The Supporting Musicians on the Whispering Door

Monica Naughton, Mike Fitzpatrick, Kevin Rohan and Gabriel DonahueGabriel and I talked about the ceili band track (The Dunclarin Dozen Ceili
) and decided the track should include our friends Kevin Rohan and Monica Naughton who are always there at the DunClarin Hotel to host the seisuns and always give us such a warm west of Ireland welcome whenever we are home. When we realized recording live at the Dunclarin would not be ideal due to background noise, etc., the recording session moved back to my house in Athenry for the eve of New Year's Eve. Having wrapped up that session and just sitting down for a meal, Kevin Rohan comes up with the idea that we really need a solid ceili drummer to give this track just the right sound. He highly recommended his former bandmate with The Shaskeen Ceili Band, Benny O'Connor, but he was at a loss at how to contact him. Realizing that myself and Gabriel were on the flight back to the States the next morning, my wife, Marjie, starts calling every O'Connor listed in the Galway City telephone directory. In a matter of minutes, she had the man located, and was sending her brother Danny Delaney in to pick him and his drum kit up. Benny arrived at the house, set up his kit, listened to the track once, and proceeded to record his drum track in one take!!!! While we couldn't believe our luck at having Benny O'Connor playing drums on the track, we really couldn't believe his efficiency once he arrived on the scene. I dropped Benny back to his home at 3 AM, went back to Athenry, packed my bags and went back to Boston that afternoon.

There were additional times where we really thought about the instrumentation and sounds we would like as accompaniment that we felt we needed to select our musicians wisely. The first musician we sought out was an authentic African percussionist. Realizing indigenous African rhythms are comparable to Irish dance rhythms, I wondered would a new friend and Berklee School of Music professor, Joe Galeota, be interested in playing on an Irish CD. I rang Joe, and he immediately said he'd love to join me. Before you knew it, I had given him a study tape, and it seemed we were loading up his van and my car with literally a huge room's worth of native African instruments for the trip to the studio in New Jersey. Joe spent two days with us, and laid down some very interesting rhythms that even Gabriel and I at first had trouble wrapping our minds around. Joe kept reminding us that African rhythms are a mosaic of sounds, and he was right, because when it was all recorded, the rhythms were absolutely beautiful. Joe is sprinkled throughout the recording, but is featured particularly in My Compass Rose and The Whispering Door Hornpipe track.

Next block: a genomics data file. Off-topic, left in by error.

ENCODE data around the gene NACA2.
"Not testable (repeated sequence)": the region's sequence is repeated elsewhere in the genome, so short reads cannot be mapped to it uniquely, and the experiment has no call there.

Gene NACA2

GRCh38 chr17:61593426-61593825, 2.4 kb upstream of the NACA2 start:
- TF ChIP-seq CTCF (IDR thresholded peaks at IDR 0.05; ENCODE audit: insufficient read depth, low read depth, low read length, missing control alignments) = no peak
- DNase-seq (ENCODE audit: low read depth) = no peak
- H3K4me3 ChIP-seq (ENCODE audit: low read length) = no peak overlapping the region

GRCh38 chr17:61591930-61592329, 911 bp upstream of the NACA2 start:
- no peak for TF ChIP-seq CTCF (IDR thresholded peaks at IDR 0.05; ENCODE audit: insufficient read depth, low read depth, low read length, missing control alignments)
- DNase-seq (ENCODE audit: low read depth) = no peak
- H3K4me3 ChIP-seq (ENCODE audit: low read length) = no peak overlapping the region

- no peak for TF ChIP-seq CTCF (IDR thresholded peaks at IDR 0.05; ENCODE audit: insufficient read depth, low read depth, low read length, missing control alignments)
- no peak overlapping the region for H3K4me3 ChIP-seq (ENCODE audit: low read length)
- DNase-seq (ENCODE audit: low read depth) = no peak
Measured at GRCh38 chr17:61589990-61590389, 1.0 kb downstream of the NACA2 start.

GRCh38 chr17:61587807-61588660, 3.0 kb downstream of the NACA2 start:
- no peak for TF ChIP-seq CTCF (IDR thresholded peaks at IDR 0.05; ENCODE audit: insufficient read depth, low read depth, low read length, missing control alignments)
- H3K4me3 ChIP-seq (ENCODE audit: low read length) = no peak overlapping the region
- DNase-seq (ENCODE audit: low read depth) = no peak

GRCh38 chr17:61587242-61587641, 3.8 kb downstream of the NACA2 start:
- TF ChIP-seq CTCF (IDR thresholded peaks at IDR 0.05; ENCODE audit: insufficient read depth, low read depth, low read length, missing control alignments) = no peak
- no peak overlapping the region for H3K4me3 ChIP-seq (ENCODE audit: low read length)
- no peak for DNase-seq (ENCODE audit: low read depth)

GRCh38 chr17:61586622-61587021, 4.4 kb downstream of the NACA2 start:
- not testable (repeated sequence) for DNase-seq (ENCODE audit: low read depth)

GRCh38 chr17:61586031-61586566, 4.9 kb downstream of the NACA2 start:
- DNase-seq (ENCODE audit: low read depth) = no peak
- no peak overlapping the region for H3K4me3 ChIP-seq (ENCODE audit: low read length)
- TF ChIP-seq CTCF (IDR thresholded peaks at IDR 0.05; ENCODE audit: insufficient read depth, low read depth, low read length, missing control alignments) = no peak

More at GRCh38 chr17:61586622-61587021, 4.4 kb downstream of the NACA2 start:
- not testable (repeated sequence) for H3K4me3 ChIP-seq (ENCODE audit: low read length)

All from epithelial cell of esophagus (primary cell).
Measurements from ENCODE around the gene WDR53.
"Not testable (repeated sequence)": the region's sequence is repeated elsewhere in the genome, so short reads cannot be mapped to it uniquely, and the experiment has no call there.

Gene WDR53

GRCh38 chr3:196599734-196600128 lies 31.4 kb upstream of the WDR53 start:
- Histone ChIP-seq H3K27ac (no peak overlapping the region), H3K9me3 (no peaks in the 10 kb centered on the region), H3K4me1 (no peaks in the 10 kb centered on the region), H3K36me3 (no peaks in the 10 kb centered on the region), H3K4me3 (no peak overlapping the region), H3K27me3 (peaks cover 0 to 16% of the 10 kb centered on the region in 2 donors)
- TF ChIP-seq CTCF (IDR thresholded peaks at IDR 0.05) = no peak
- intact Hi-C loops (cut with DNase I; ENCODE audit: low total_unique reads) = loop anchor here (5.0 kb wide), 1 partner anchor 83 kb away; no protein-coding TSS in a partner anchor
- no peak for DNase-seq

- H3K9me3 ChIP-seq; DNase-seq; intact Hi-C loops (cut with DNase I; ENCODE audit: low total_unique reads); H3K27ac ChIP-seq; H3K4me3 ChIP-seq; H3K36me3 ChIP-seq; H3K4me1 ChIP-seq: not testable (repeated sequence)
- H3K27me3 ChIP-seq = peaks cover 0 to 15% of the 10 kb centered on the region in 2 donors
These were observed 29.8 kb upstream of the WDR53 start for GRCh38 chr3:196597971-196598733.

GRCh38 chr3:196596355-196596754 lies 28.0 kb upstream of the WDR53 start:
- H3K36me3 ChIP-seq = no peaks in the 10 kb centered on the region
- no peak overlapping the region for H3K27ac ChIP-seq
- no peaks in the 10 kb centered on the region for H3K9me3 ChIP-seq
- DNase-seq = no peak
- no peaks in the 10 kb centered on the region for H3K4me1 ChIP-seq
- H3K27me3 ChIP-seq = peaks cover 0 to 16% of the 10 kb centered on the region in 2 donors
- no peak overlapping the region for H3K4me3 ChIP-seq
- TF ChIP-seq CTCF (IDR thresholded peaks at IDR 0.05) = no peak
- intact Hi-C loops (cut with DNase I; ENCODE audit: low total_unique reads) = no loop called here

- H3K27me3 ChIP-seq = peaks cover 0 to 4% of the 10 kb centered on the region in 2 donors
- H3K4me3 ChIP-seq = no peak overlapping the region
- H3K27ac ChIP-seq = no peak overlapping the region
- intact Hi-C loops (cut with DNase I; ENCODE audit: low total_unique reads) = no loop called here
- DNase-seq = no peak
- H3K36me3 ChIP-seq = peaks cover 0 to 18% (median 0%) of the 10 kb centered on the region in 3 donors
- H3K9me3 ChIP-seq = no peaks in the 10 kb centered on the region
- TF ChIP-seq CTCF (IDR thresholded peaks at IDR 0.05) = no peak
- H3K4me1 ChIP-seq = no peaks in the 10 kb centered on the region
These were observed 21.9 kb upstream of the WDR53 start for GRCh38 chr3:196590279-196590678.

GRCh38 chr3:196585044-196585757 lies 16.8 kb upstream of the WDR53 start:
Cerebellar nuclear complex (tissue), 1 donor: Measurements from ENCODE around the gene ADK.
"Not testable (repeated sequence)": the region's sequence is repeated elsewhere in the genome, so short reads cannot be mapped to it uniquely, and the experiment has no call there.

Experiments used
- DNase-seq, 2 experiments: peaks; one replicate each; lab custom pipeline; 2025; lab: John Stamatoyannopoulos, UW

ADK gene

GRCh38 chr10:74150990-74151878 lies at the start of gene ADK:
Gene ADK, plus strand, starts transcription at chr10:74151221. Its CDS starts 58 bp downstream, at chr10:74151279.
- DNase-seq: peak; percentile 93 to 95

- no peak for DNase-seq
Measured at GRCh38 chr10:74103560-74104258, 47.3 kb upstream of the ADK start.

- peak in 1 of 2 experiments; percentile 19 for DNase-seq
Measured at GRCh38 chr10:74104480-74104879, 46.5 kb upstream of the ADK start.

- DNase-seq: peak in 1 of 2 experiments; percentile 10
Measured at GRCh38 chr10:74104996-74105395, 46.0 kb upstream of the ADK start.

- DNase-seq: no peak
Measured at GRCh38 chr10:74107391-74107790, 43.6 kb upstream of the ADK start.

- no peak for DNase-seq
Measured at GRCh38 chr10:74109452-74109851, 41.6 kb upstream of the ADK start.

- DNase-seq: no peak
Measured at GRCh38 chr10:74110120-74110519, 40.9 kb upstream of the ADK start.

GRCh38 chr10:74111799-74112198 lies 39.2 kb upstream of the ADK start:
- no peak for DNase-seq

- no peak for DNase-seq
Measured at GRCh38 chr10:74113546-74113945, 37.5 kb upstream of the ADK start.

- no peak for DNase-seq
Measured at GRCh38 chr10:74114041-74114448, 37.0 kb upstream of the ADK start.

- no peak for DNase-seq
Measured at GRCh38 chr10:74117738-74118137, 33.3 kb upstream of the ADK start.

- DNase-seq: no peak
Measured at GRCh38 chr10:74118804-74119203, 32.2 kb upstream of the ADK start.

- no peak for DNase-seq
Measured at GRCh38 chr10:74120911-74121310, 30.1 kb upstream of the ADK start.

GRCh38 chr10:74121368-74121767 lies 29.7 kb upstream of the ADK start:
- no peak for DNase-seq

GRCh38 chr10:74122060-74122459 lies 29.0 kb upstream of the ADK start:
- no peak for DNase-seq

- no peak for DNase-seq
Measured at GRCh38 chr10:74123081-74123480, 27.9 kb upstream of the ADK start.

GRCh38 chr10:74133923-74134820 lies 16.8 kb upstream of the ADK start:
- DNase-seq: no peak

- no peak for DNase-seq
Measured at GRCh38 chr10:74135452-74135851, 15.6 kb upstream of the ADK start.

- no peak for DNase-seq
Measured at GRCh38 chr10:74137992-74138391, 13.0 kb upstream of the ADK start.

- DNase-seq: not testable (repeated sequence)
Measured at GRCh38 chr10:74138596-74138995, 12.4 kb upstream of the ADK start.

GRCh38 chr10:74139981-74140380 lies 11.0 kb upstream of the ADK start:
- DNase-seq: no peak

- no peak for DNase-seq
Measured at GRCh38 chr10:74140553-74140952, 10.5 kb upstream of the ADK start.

As My Compass Rose and the Reel tracks (Full Cry and The Dog in the Bushes) started to come together, I wanted a little bit of Rock and Roll, with some swing and even some ragtime to spice up the tracks. Recently, Gabriel had a true Rock and Roll drummer, Steve Holly, in the studio, and he suggested perhaps Steve might be interested. We sent Steve the original tracks, and soon we had Steve, who has recorded with both Sir Paul McCartney of Beatle fame and Sir Elton John, in the studio laying down different grooves for each tune we asked him to perform on. Not only did he play some amazing drum kit, Steve also provided some solid percussion to enhance tunes like The Swingtime Slide to complement Gabriel's ragtime piano, and an African styled Rock and Roll groove to Chart The Course and The Donegal Traveller. I was both honored and delighted to have Steve appear on this project, and his talents were greatly appreciated, and the rollicking rhythms he provided are unmistakable as you listen.